The Cartoons were taken out of storage at Hampton Court Palace in 1697 so that copies could be made. It was at this time that the strips were reassembled in the first recorded restoration, which was carried out by Parry Walton (died 1699), the Surveyor of the Queen's Pictures, and the painter Henry Cooke (1642 – 1700). In 1698, William III commissioned the architect Sir Christopher Wren (1632 – 1723) to create a special gallery at Hampton Court to host the Cartoons, which were finally put on public display – though limited to the court and privileged visitors. As part of the display, the Cartoons were raised above head height, had green silk curtains attached to them to protect their colours from fading from the light, and a fire was kept lit throughout the winter months to reduce the humidity of the room.

This new presentation was recorded in an engraving by the Frenchman Simon Gribelin (1661 – 1733) in 1707 and prompted a series of copies and engraved reproductions, including the series made by the French engraver Nicholas Dorigny, presented to King George I (reigned 1714 – 27) in 1719. Dorigny became the first of only two individuals to be knighted for his work in making these prints. The Cartoons Gallery at Hampton Court is still visible today with full-scale copies of the Cartoons replacing Raphael's originals, which today are on loan to the V&A.

The Seven Famous Cartons
The Seven Famous Cartons [sic] of Raphael Urbin, printed by Simon Gribelin II, 1720, London. Museum no. DYCE.2504. © Victoria and Albert Museum, London
Christ's Charge to Peter by Nicholas Dorigny
Christ's Charge to Peter by Nicholas Dorigny, 1719, London. Museum no. 20284. © Victoria and Albert Museum, London

The Cartoons were later moved between Buckingham House (1763), Windsor (1787 – 88) and back to Hampton Court (1804). Between 1817 and 1819, they were exhibited at the British Institution, whilst the Cartoon The Charge to Peter went to Somerset House, on loan to the Royal Academy for copying, in 1823.

The survival of the Cartoons

The survival of the Cartoons is remarkable. Richard Redgrave (1804 – 88), who was appointed surveyor of the Queen's Pictures in 1857, informs us that they were often handled without appropriate care. He reported that "tracing was allowed [with] large sheets of paper pinned onto the cartoons, and a hard pencil used to trace the lines". Evidence of such treatment remains visible today. As a result, much criticism appeared in the press.

When the National Gallery was founded in 1824, it was felt that this would be their natural home, but this option was soon forgotten following several alternative proposals. The Great Exhibition of 1851 led to the foundation of the South Kensington Museum (later the V&A), which Richard Redgrave supervised together with Henry Cole (1808 – 82), the museum's first director. The Cartoons were finally deposited on loan at the South Kensington Museum in 1865 by Queen Victoria as a tribute to Prince Albert, Prince Consort to the Queen (1819 – 61), and his pioneering enterprise, known as the Raphael Collection. With over 5,400 photographs and engravings, the collection was intended to be a 'worthy representation of the greatest and noblest genius in the history of art'.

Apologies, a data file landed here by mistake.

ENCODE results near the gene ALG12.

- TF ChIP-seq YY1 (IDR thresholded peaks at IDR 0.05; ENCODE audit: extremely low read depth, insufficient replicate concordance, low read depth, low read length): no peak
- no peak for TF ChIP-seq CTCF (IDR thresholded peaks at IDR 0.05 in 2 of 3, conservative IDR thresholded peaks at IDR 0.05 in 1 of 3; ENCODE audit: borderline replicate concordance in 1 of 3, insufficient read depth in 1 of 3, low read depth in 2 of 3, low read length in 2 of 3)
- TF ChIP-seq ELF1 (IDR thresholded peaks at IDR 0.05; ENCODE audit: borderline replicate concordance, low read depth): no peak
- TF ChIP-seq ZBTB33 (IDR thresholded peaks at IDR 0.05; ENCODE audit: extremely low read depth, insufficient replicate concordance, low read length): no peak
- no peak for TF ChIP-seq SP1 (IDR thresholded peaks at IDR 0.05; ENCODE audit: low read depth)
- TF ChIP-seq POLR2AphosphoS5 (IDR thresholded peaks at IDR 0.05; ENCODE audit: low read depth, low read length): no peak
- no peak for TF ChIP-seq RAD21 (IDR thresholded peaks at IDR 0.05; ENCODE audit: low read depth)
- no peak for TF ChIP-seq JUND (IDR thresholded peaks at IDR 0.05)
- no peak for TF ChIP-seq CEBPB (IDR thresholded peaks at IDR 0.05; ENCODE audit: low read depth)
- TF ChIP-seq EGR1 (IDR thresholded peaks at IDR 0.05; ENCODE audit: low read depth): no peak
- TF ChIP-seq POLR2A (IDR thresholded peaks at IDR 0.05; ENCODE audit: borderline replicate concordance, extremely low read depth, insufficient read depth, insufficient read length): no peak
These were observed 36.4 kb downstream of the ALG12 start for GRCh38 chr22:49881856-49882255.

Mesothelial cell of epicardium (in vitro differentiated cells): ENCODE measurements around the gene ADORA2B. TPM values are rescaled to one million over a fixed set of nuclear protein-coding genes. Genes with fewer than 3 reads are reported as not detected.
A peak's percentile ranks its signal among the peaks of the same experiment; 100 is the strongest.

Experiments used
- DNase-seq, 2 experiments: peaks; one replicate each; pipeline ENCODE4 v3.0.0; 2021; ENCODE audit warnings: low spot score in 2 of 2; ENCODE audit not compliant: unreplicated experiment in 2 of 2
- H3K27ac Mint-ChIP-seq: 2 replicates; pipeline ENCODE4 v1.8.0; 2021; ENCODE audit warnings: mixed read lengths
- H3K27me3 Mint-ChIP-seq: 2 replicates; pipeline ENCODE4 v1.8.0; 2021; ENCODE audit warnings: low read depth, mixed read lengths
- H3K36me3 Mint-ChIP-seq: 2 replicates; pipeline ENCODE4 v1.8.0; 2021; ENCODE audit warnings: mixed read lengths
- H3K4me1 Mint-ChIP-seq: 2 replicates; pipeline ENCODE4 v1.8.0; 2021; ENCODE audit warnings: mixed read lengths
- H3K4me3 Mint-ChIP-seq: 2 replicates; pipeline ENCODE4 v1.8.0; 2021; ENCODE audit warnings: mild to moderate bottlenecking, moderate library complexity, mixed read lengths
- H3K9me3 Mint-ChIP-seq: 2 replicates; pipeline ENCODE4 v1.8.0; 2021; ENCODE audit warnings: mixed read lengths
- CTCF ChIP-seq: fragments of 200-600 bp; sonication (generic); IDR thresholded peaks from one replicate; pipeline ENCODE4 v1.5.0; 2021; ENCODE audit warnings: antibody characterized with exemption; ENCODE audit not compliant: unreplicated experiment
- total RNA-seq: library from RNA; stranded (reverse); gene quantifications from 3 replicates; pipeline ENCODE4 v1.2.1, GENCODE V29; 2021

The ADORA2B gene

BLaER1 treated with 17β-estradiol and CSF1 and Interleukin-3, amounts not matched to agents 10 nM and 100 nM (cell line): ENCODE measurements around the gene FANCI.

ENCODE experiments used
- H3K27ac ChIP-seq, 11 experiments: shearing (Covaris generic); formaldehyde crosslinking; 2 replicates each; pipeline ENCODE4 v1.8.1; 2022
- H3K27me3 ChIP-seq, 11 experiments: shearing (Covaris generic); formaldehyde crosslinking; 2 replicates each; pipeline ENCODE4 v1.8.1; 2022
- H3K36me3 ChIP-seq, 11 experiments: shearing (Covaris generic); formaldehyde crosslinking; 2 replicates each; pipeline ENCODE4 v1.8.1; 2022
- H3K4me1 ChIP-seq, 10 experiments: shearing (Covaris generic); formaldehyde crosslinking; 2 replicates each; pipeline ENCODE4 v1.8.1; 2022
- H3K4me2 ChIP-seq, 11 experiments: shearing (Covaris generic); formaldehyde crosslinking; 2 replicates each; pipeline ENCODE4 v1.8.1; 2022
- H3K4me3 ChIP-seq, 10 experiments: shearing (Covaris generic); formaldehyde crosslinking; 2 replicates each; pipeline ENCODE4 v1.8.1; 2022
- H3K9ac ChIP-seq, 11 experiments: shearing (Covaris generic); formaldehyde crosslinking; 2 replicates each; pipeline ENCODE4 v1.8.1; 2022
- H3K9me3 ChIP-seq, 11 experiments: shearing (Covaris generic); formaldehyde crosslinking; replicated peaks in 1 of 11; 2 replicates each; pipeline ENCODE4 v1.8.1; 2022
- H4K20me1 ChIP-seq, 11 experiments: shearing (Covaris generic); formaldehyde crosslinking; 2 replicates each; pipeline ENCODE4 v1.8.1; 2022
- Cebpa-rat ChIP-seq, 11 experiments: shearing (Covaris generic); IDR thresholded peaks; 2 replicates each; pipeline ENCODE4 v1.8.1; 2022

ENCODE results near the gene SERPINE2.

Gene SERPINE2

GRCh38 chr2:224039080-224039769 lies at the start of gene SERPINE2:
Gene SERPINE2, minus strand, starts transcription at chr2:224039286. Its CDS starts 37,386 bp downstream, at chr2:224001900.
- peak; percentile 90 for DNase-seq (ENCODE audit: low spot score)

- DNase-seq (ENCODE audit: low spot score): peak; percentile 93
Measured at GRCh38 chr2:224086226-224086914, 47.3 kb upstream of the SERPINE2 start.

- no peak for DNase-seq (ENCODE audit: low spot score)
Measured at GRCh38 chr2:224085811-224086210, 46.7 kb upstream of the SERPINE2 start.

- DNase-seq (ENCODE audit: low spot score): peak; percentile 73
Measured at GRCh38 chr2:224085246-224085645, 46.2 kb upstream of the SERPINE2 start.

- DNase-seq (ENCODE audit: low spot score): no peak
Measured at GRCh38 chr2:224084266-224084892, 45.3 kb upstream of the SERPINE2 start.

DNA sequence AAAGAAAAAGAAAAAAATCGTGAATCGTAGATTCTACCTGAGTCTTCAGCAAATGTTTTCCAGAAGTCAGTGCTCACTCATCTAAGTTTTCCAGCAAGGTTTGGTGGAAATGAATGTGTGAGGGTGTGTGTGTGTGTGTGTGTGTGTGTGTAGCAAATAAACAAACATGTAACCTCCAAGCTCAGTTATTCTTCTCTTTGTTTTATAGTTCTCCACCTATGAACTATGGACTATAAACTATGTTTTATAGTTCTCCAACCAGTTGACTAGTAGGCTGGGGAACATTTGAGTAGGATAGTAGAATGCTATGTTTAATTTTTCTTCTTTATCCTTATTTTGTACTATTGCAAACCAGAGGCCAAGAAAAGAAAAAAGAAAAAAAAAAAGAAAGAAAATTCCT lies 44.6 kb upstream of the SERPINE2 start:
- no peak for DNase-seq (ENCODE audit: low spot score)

View of the construction of the packing case and horse-drawn 'van' for transport of Raphael Cartoons from Hampton Court to South Kensington Museum
View of the construction of the packing case and horse-drawn 'van' for transport of Raphael Cartoons from Hampton Court to South Kensington Museum, Charles Thurston Thompson, 1865. Museum no. 68729. © Victoria and Albert Museum, London
Side view of packing case and horse-drawn 'van' for transport of Raphael Cartoons from Hampton Court to South Kensington Museum
Side view of packing case and horse-drawn 'van' for transport of Raphael Cartoons from Hampton Court to South Kensington Museum, Charles Thurston Thompson, 1865. Museum no. 44413. © Victoria and Albert Museum, London

The Cartoons were first installed in the upper gallery (Gallery 94), and then moved to their current home, Gallery 48a, in 1950. This spacious gallery, now known as the Raphael Court, was not originally designed to house the Cartoons but was intended for the museum's Indian art and architectural collection. This new setting, however, restored the status of these Renaissance treasures as works of art in their own right as they were hung alone, and in conditions similar to those of the tapestries in the Sistine Chapel. The gallery itself is similar in size to the Sistine Chapel, only smaller by two square metres (546 as opposed to 548 square metres).

Stereoscopic albumen prints of South Kensington Museum
Stereoscopic albumen prints of South Kensington Museum, North Gallery (Gallery 94), south side showing four Raphael Cartoons, by J. Davis Burton, 1868, England. Museum no. 60762. © Victoria and Albert Museum, London

Over the course of the second half of the 20th century, the gallery has undergone different phases of interpretation and presentation. The most recent, in 2020, to mark the 500th anniversary of Raphael's death, includes a refreshed gallery and a new interpretive approach that transforms the way museum visitors experience the Cartoons. A high-resolution recording project that captured colour and infra-red image, as well as the three-dimensional data of the Cartoon's surface has given us unprecedented access to his creative process, while enabling the V&A to record and preserve these outstanding national treasures for future generations.

View of refurbished Raphael Court at the V&A
View of refurbished Raphael Court at the V&A, 2021. © Hufton+Crow
Background image: (Detail) Raphael Cartoon, Christ's Charge to Peter (Matthew 16: 18–19 & John 21: 15 – 17), cartoon for a tapestry, by Raphael, about 1515 – 16, Italy. Museum number: ROYAL LOANS.3. Photo: © Victoria and Albert Museum, London. Courtesy Royal Collection Trust / Her Majesty Queen Elizabeth II, 2021